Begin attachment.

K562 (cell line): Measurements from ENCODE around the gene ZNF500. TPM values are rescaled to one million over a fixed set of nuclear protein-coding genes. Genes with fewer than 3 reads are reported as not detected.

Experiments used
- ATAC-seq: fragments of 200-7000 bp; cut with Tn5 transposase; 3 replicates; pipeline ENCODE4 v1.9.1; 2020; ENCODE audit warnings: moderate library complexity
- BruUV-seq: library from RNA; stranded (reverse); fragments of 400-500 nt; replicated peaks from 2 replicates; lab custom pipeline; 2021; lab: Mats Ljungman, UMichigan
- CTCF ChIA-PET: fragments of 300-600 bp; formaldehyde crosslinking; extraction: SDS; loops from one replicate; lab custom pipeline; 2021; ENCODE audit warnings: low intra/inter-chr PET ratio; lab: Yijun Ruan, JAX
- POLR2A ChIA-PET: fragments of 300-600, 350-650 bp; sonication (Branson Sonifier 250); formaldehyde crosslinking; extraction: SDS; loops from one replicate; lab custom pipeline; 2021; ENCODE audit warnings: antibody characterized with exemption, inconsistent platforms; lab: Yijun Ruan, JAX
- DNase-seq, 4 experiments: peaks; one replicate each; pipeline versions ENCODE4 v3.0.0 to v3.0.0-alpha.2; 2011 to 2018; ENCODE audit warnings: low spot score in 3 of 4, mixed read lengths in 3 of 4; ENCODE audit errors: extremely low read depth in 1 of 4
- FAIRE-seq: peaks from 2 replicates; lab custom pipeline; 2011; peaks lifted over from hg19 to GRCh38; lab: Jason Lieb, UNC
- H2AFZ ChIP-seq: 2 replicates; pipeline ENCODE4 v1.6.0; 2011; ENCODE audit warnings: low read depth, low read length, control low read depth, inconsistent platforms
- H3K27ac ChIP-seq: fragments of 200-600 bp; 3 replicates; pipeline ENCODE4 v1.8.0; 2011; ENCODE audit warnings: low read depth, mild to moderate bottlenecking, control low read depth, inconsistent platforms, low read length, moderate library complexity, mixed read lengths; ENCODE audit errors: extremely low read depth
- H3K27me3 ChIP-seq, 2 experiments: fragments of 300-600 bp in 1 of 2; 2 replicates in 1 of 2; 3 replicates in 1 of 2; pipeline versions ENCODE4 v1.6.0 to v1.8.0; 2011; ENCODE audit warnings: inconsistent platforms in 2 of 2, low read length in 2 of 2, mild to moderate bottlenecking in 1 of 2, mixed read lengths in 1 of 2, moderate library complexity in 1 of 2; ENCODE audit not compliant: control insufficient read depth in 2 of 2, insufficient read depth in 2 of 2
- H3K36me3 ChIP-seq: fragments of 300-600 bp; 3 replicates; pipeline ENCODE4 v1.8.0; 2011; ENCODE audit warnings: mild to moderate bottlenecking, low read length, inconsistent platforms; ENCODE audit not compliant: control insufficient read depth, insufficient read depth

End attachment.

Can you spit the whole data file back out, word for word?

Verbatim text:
K562 (cell line): Measurements from ENCODE around the gene ZNF500. TPM values are rescaled to one million over a fixed set of nuclear protein-coding genes. Genes with fewer than 3 reads are reported as not detected.

Experiments used
- ATAC-seq: fragments of 200-7000 bp; cut with Tn5 transposase; 3 replicates; pipeline ENCODE4 v1.9.1; 2020; ENCODE audit warnings: moderate library complexity
- BruUV-seq: library from RNA; stranded (reverse); fragments of 400-500 nt; replicated peaks from 2 replicates; lab custom pipeline; 2021; lab: Mats Ljungman, UMichigan
- CTCF ChIA-PET: fragments of 300-600 bp; formaldehyde crosslinking; extraction: SDS; loops from one replicate; lab custom pipeline; 2021; ENCODE audit warnings: low intra/inter-chr PET ratio; lab: Yijun Ruan, JAX
- POLR2A ChIA-PET: fragments of 300-600, 350-650 bp; sonication (Branson Sonifier 250); formaldehyde crosslinking; extraction: SDS; loops from one replicate; lab custom pipeline; 2021; ENCODE audit warnings: antibody characterized with exemption, inconsistent platforms; lab: Yijun Ruan, JAX
- DNase-seq, 4 experiments: peaks; one replicate each; pipeline versions ENCODE4 v3.0.0 to v3.0.0-alpha.2; 2011 to 2018; ENCODE audit warnings: low spot score in 3 of 4, mixed read lengths in 3 of 4; ENCODE audit errors: extremely low read depth in 1 of 4
- FAIRE-seq: peaks from 2 replicates; lab custom pipeline; 2011; peaks lifted over from hg19 to GRCh38; lab: Jason Lieb, UNC
- H2AFZ ChIP-seq: 2 replicates; pipeline ENCODE4 v1.6.0; 2011; ENCODE audit warnings: low read depth, low read length, control low read depth, inconsistent platforms
- H3K27ac ChIP-seq: fragments of 200-600 bp; 3 replicates; pipeline ENCODE4 v1.8.0; 2011; ENCODE audit warnings: low read depth, mild to moderate bottlenecking, control low read depth, inconsistent platforms, low read length, moderate library complexity, mixed read lengths; ENCODE audit errors: extremely low read depth
- H3K27me3 ChIP-seq, 2 experiments: fragments of 300-600 bp in 1 of 2; 2 replicates in 1 of 2; 3 replicates in 1 of 2; pipeline versions ENCODE4 v1.6.0 to v1.8.0; 2011; ENCODE audit warnings: inconsistent platforms in 2 of 2, low read length in 2 of 2, mild to moderate bottlenecking in 1 of 2, mixed read lengths in 1 of 2, moderate library complexity in 1 of 2; ENCODE audit not compliant: control insufficient read depth in 2 of 2, insufficient read depth in 2 of 2
- H3K36me3 ChIP-seq: fragments of 300-600 bp; 3 replicates; pipeline ENCODE4 v1.8.0; 2011; ENCODE audit warnings: mild to moderate bottlenecking, low read length, inconsistent platforms; ENCODE audit not compliant: control insufficient read depth, insufficient read depth